Dubbing, subtitling and didactic practice
Edited By Claudia Buffagni and Beatrice Garzelli
The work focuses on audiovisual language, investigated in the linguistic and cultural dimensions and includes different genres: from election campaign commercials to short films, from animation films produced in the U.S. to Japanese anime, from classic musicals to television series, and finally European and extra European art-house films. Moreover, the volume assembles contributions concentrating both on the oral aspects dedicated to the study of the socio-cultural dimension (e.g. essays on diachronic and diastratic variations in Spanish films, also analysing specific dubbing problems) and on the written dimension represented by interlinguistic subtitles examined in their relationship with the original spoken text (e.g. German films).
II – DUBBING AND SUBTITLING: A LOOK BEHIND THE SCENES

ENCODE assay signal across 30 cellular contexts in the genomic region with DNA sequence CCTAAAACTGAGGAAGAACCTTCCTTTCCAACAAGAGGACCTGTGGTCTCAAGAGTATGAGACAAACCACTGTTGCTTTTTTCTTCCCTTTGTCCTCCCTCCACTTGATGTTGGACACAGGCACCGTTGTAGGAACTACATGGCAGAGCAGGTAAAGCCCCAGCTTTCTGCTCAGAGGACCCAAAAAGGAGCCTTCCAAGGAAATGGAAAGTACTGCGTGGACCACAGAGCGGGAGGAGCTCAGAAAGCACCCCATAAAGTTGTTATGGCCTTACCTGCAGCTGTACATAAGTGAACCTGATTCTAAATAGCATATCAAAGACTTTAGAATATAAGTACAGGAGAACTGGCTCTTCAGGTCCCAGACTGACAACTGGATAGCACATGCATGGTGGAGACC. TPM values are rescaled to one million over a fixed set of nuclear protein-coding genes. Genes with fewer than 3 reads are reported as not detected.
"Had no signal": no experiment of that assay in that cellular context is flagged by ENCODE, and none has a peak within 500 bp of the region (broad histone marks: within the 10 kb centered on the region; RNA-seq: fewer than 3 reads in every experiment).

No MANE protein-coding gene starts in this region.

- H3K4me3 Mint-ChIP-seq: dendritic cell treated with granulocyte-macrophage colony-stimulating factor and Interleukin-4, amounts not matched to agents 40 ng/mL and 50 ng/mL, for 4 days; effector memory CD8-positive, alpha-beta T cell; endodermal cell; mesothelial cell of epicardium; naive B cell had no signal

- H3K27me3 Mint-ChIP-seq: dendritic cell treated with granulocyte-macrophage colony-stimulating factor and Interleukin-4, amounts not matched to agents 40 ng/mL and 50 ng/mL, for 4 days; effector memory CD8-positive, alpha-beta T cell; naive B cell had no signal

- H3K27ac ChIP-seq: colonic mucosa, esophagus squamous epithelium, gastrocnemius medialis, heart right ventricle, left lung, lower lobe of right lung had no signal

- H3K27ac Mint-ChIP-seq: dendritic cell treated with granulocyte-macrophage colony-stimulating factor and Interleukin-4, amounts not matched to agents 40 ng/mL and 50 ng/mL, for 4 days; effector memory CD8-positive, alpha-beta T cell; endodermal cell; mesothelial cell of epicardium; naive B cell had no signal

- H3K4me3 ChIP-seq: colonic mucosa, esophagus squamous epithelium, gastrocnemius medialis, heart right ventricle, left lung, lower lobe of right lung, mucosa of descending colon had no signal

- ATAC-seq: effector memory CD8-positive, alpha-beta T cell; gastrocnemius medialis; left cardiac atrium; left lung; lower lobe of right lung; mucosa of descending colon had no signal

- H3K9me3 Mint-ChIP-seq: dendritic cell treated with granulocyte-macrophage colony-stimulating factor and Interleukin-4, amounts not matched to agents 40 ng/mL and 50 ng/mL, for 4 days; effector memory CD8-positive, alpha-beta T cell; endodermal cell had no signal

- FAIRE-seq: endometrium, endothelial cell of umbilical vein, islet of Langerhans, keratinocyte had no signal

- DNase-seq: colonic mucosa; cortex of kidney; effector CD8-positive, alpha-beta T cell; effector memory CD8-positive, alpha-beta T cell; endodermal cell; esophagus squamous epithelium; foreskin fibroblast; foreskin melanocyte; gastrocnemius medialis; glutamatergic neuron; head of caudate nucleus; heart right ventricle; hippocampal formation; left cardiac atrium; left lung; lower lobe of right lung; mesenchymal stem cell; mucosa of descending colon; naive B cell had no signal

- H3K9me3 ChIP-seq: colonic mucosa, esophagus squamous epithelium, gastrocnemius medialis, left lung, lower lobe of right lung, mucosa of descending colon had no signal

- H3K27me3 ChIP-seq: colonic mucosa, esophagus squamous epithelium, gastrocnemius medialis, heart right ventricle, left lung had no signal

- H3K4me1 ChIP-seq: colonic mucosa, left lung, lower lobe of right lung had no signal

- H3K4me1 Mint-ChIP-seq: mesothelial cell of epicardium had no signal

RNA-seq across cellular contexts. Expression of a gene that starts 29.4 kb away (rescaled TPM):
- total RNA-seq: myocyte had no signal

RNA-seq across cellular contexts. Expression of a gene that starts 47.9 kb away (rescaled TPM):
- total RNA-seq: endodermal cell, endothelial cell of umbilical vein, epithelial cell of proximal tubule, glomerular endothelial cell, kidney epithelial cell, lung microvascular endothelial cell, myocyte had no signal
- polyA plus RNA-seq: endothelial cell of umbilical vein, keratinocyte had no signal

MARCO CIPOLLONI “Y que el silencio se convierta en carnaval”. Digital tricksters with a Latin accent in 6 contemporary digimation movies 1. “Y que el silencio se convierta en carnaval” is a line from the song “Carnaval toda la vida”, originally performed by the Argentinean rockabilly band Los Fabulosos Cadillac and covered (by the voice actor Roly Serrano) for the soundtrack of the 2006 animation movie Pérez/Hairy Tooth Fairy. Silence and Carnival, Sleep and the Fiesta, Darkness and Light, Dreaming and Dance, Peace and Adventure, Secret Life and Imitation of life. How can the first item of each pair be converted into the re- spective other? This paper is about how contemporary digimations (digital ani- mation movies) made such a conversion possible worldwide, looking at the folk figure of the trickster as a possible key for a successful mediation between political correctness (the clean and polite way mainstream culture, global market and infotainment would like to perceive their own verbal respect for otherness) and radical perspec- tive (the dirty way marginal cultures and subcultures locally experi- ence the global market mainstream). The representations of Latin ac- cents and attitudes traditionally offered by analogue cartoons (through popular Latin American odd friends like Joe Carioca, Pancho Pistoles, Speedy Gonzales or the corn-chip mascot Frito Bandito), considered politically incorrect during the last decade of the 20th century, have been recently rescued and updated in terms of Latin pride. If you tar- get multicultural and international market, mediation and accents are no longer...
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